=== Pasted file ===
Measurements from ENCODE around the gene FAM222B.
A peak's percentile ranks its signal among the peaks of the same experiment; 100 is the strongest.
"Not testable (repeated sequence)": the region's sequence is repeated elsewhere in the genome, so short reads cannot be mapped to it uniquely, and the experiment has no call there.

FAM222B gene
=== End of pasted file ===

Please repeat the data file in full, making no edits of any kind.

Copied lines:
Measurements from ENCODE around the gene FAM222B.
A peak's percentile ranks its signal among the peaks of the same experiment; 100 is the strongest.
"Not testable (repeated sequence)": the region's sequence is repeated elsewhere in the genome, so short reads cannot be mapped to it uniquely, and the experiment has no call there.

FAM222B gene